Rumsfeld: Iraqi Democracy Progressing Apace, but Still Long Process
By Kathleen T. Rhem
American Forces Press Service
WASHINGTON, June 2, 2006 The world should not be surprised at the pace in which democracy is progressing in Iraq, Defense Secretary Donald H. Rumsfeld said here today.
Secretary of Defense Donald H. Rumsfeld takes questions from reporters at the Shangri-La Hotel in Singapore June 2. Rumsfeld is in Singapore for the 5th International Institute for Security Studies Asia Security Summit. Photo by Petty Officer 1st Class Chad J. McNeeley, USN
(Click photo for screen-resolution image);high-resolution image available.
Rumsfeld is in Singapore to attend a conference of Asian and Pacific defense ministers.
The new Iraqi government has come under pressure to appoint ministers of defense and interior. But Rumsfeld said he is optimistic that Iraqi leaders will do the right thing.
He compared the process to that of electing a president in the United States. U.S. presidential elections take place in November, but a president isn't sworn in until late January. Then it often takes months to nominate and confirm Cabinet officials.
"The length of time is long in our system, and we've been doing this for hundreds of years," Rumsfeld said. "(Iraqis have) never done this, and the period is long."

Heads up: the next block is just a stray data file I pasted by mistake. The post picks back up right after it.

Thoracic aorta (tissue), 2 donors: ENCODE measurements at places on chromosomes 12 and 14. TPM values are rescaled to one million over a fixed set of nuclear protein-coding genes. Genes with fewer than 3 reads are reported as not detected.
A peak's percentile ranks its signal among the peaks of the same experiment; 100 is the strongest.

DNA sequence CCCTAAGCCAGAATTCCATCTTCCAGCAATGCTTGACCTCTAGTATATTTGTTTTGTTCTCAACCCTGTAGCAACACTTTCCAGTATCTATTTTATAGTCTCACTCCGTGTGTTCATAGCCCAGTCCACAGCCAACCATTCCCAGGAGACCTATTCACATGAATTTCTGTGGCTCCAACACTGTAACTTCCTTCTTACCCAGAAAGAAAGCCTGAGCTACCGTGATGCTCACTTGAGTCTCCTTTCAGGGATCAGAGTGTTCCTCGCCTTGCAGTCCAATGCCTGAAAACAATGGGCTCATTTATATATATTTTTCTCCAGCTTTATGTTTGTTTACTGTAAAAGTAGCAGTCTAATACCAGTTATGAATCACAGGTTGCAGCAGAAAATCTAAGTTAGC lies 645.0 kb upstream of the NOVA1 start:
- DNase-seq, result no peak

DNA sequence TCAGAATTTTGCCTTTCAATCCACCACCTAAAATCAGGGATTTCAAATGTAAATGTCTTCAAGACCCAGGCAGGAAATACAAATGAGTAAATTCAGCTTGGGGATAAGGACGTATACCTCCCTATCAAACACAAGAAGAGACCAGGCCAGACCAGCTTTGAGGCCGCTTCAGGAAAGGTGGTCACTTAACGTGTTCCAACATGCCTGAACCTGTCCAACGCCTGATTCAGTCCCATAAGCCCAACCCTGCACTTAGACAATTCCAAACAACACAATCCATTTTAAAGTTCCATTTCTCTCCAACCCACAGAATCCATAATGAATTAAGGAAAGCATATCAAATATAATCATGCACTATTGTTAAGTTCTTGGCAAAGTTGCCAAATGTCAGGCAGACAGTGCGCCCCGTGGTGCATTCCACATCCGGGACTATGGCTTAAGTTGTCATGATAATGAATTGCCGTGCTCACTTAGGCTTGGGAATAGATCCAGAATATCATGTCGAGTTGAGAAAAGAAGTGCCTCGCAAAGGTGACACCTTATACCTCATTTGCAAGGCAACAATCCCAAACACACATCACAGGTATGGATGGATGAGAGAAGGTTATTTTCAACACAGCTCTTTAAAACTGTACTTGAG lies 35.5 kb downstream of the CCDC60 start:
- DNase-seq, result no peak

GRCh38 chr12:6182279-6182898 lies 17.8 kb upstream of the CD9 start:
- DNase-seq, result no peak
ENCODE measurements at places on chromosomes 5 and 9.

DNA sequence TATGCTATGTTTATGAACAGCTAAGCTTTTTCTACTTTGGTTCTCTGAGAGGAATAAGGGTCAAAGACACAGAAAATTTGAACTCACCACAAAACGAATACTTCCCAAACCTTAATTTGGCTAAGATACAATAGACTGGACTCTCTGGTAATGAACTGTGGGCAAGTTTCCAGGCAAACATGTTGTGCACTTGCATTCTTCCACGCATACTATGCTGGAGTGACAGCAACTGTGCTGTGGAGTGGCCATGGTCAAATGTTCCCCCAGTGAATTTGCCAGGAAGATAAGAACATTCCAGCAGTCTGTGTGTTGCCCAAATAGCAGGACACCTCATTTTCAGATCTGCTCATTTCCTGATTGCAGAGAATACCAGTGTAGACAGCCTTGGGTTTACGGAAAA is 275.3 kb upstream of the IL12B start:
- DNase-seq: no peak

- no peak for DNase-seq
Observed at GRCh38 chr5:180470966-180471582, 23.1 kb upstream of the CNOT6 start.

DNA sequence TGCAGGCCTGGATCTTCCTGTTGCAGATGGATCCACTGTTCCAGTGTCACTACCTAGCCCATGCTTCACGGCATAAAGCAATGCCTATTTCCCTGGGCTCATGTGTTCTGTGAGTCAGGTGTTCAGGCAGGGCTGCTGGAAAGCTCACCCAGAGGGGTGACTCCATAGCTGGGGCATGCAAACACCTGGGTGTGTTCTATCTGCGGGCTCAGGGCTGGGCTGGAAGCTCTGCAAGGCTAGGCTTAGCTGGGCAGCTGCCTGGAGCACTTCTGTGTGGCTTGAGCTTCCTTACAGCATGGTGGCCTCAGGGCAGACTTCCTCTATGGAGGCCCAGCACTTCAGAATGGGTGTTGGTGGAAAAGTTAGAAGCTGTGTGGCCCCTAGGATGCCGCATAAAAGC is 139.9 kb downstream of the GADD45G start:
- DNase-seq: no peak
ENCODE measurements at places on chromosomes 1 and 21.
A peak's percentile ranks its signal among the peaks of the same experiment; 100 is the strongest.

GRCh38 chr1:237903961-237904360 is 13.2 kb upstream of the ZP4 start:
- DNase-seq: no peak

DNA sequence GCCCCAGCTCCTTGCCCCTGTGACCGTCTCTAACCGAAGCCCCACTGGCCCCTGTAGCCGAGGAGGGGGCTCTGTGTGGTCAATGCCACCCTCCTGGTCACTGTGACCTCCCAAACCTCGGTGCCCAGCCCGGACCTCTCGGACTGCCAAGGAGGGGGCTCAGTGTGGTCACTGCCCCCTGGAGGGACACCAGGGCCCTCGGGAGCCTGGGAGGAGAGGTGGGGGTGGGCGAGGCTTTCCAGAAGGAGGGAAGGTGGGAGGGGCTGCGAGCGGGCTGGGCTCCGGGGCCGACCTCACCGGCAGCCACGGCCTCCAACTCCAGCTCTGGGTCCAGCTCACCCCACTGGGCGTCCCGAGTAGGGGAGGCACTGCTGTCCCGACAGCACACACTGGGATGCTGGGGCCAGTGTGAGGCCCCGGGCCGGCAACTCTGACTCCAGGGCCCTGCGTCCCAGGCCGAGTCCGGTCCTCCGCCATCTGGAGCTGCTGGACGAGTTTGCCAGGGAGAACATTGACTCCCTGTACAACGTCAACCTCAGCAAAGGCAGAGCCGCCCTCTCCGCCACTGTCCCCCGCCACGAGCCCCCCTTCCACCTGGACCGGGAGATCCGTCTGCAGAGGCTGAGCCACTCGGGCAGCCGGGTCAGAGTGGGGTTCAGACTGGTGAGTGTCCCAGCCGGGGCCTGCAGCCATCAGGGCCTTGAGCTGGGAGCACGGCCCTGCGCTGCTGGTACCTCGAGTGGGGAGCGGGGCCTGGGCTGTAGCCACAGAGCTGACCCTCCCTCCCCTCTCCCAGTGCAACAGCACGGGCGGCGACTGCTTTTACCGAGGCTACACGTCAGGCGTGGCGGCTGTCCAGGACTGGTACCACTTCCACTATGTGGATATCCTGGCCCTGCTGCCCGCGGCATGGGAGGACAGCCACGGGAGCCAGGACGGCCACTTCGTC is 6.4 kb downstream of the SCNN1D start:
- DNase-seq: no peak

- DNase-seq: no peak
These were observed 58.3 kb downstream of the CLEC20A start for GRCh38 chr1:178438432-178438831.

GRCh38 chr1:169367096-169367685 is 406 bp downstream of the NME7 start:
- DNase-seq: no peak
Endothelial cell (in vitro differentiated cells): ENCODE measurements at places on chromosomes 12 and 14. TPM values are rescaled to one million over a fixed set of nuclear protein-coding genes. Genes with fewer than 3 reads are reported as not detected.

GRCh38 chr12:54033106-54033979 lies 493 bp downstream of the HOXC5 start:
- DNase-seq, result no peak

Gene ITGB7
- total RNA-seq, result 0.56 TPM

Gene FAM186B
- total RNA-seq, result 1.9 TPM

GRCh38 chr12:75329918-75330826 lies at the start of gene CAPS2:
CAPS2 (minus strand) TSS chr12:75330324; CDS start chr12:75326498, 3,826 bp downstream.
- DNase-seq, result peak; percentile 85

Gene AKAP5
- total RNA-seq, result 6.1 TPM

Still, he added, ongoing violence in Iraq brings a sense of urgency to the political process there. He said the Iraqi government needs to appoint these Cabinet leaders and "get about the task of governing the country."
The secretary said he believes Iraqi leaders understand the importance of putting the right people in these positions, because the Interior Ministry oversees the national police force and other law enforcement agencies, and the Defense Ministry oversees traditional military forces.
Iraqi leaders recognize that the ministries "need to be led by people who will either have or earn the confidence of all the elements in that country," Rumsfeld said.
"And they're going to have to be people who work together, because those two ministries and their forces have got to stay linked," he added.
The secretary disputed the notion that violence in Iraq is a result of U.S. military intervention. "The thing that held that country together before was repression and putting hundreds of thousands of people in jail and in mass graves," he said.
"The implication that this was a peaceful environment previously is nonsense," Rumsfeld added. "This is a dangerous, violent, vicious part of the world, and you didn't get hundreds of thousands of people in mass graves by accident -- they didn't die from natural causes."
Now, with the repressive regime out of power, a piece of paper -- the new Iraqi constitution -- is holding the factions together. Rumsfeld called this "an enormous step."
The secretary also spoke briefly about allegations that U.S. Marines killed innocent civilians in Haditha, Iraq. "We know that 99.9 percent of our force conduct themselves in an exemplary manner," Rumsfeld said. "We also know that in conflicts, (there are) things that shouldn't happen."
The secretary said two investigations into the incident are under way and that results of those investigations will be made public at their conclusion. He declined further discussion on the subject, saying public comment from him could be conceived as undue command influence into the investigative process.